Mon, 2015-06-22 14:11
IT WAS bad enough when Pope Francis began banging on&nbsp;about inequality. Worse still when he&nbsp;changed the church’s tone&nbsp;when it comes to addressing gay people (“Who am I to judge?”). Now the pope has issued a&nbsp;papal encyclical&nbsp;affirming the science of climate change and calling on leaders to phase out&nbsp;fossil fuels from the global economy.&nbsp;This puts the GOP’s presidential candidates in an awkward position. At least five of them—including frontrunners Jeb Bush and Marco Rubio—are practicing Catholics. Messrs Bush and Rubio have both questioned or denied the science of climate change and rejected policies to regulate the burning of fossil fuels. And they are both from Miami, a place seen as especially vulnerable to economic damage from climate change.&nbsp;For some years Republicans have been accustomed to recruiting the pope as a figure of moral authority for their social agendas, especially in their arguments against abortion and gay marriage. As governor of Florida, Mr Bush regularly&nbsp;cited church teachings, and enacted a law to introduce anti-abortion “Choose Life” license plates. But he has seemed rather less eager for the pope’s guidance on the environment. &nbsp;“I don’t get economic policy from my bishops or my cardinals or my pope,” Mr Bush insisted on Tuesday. “I think religion ought to be about making us better as people and ...<div class="og_rss_groups"></div>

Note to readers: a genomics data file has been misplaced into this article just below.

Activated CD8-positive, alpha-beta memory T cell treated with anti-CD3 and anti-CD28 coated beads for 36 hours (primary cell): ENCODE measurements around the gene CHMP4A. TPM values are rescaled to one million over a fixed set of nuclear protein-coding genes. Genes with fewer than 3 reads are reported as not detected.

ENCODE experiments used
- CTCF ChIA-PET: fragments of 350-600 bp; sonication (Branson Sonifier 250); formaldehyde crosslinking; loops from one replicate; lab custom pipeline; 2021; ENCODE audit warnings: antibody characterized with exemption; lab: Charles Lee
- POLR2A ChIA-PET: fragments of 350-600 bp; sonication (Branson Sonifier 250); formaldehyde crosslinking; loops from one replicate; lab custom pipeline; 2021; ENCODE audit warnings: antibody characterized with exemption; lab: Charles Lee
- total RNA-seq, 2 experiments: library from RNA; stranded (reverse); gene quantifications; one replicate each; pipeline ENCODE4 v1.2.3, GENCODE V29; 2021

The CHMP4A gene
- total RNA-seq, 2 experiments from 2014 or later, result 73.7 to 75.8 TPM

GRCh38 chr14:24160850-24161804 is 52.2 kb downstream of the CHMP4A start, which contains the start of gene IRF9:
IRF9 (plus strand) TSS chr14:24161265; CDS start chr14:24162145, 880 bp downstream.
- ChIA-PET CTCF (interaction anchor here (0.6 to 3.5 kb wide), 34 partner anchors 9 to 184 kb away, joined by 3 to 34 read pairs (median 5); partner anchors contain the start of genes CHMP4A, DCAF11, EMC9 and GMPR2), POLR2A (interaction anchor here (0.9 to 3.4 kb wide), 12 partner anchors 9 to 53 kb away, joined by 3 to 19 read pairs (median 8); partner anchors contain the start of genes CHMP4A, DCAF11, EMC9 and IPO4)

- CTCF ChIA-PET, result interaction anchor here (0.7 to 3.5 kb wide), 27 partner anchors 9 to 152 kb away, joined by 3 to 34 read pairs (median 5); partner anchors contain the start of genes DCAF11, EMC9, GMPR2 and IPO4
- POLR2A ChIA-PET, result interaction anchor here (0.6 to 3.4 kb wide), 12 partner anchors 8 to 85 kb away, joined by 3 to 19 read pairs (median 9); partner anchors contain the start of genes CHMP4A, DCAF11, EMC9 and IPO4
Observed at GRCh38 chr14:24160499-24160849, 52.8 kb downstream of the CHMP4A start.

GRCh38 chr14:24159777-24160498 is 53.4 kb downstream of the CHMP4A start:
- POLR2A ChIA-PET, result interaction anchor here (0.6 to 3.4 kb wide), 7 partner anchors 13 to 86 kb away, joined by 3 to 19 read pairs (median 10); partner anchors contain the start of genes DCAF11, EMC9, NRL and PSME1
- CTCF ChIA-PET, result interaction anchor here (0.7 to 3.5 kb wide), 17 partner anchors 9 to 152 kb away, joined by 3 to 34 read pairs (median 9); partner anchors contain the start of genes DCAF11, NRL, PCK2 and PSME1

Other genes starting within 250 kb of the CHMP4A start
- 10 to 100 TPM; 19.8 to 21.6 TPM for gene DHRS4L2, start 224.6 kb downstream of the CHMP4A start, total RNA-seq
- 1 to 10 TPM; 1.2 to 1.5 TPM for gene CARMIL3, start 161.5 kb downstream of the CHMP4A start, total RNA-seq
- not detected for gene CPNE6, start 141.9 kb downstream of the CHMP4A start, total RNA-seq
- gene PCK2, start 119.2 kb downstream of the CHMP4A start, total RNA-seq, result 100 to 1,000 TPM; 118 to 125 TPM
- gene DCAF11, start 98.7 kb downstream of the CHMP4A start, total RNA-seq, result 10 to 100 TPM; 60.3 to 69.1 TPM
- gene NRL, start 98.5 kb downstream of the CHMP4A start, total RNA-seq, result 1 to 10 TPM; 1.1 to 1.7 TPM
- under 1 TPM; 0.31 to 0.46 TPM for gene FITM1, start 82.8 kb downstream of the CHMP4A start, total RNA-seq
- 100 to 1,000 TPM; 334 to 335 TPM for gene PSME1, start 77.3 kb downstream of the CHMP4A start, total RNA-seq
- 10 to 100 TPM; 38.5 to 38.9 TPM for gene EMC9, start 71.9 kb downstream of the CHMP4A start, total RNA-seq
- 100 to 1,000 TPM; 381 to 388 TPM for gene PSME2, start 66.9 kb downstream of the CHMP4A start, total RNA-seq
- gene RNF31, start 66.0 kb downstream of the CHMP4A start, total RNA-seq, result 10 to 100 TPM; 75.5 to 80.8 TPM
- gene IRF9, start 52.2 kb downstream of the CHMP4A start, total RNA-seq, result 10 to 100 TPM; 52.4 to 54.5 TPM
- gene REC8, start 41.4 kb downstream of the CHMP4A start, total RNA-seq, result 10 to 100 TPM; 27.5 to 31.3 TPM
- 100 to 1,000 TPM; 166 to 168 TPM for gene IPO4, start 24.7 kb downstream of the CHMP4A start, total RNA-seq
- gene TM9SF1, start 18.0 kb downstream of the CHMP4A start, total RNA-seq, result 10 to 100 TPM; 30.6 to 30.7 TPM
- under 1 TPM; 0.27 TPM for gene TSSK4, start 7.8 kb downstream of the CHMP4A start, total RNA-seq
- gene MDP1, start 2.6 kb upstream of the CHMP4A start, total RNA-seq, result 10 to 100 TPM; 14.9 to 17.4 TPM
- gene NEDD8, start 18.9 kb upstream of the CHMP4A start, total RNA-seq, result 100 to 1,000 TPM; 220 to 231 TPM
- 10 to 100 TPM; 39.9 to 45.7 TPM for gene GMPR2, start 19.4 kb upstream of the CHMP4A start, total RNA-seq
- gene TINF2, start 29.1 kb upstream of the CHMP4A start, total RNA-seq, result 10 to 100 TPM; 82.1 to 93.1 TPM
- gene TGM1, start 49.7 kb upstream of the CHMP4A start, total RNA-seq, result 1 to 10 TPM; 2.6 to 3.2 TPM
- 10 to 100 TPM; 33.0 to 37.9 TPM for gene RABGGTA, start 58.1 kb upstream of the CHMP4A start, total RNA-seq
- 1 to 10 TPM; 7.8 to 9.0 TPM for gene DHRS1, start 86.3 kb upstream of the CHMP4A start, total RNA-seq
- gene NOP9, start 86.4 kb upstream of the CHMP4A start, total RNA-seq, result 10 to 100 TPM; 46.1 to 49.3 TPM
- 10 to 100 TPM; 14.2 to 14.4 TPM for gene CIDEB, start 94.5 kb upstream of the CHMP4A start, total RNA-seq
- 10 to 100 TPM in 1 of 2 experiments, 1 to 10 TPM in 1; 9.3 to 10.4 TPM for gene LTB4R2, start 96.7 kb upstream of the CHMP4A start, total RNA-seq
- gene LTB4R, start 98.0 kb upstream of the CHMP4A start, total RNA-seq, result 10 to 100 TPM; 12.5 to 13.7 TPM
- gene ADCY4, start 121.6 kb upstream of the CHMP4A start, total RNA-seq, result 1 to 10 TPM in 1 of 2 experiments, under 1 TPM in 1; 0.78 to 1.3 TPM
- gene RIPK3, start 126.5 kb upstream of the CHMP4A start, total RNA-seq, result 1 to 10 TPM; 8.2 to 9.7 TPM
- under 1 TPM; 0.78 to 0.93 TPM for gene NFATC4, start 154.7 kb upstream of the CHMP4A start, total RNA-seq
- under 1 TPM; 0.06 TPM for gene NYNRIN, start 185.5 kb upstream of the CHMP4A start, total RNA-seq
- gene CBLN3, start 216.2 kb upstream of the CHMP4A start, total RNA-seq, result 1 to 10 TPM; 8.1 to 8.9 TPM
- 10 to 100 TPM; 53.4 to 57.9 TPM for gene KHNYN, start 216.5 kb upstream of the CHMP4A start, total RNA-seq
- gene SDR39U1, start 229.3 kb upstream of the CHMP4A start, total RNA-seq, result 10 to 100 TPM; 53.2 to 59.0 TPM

Few Echo Pope’s Environment Plea in Sunday Sermons

Sun, 2015-06-21 20:52
Around the world, few priests used their pulpits on Sunday to pass on the pope’s message on climate change, pollution and global inequality.

For Faithful, Social Justice Goals Demand Action on Environment

Sat, 2015-06-20 13:18
Many faith traditions are awakening to the burden that climate change is placing on poor people, and finding justification for caring for the environment in their scripture.

Boeing Reveals Research and Development Studies, Technology Innovations at Paris Air Show